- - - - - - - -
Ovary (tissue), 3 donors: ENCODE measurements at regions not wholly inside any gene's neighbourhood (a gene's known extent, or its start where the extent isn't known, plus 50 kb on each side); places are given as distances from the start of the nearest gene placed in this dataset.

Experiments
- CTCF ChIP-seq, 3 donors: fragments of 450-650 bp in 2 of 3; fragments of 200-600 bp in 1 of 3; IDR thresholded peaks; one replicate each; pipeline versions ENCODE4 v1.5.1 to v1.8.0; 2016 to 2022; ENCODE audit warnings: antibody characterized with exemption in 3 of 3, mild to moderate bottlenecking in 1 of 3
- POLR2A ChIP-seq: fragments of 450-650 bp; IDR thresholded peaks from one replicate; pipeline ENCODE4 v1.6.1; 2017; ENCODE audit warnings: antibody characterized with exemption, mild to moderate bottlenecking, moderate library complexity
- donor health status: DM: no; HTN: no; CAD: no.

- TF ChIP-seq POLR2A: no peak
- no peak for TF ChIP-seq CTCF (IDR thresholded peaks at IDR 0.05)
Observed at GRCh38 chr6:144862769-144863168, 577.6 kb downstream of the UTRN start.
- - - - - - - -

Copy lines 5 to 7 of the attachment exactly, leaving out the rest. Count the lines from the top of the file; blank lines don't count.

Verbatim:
- donor health status: DM: no; HTN: no; CAD: no.

- TF ChIP-seq POLR2A: no peak
- no peak for TF ChIP-seq CTCF (IDR thresholded peaks at IDR 0.05)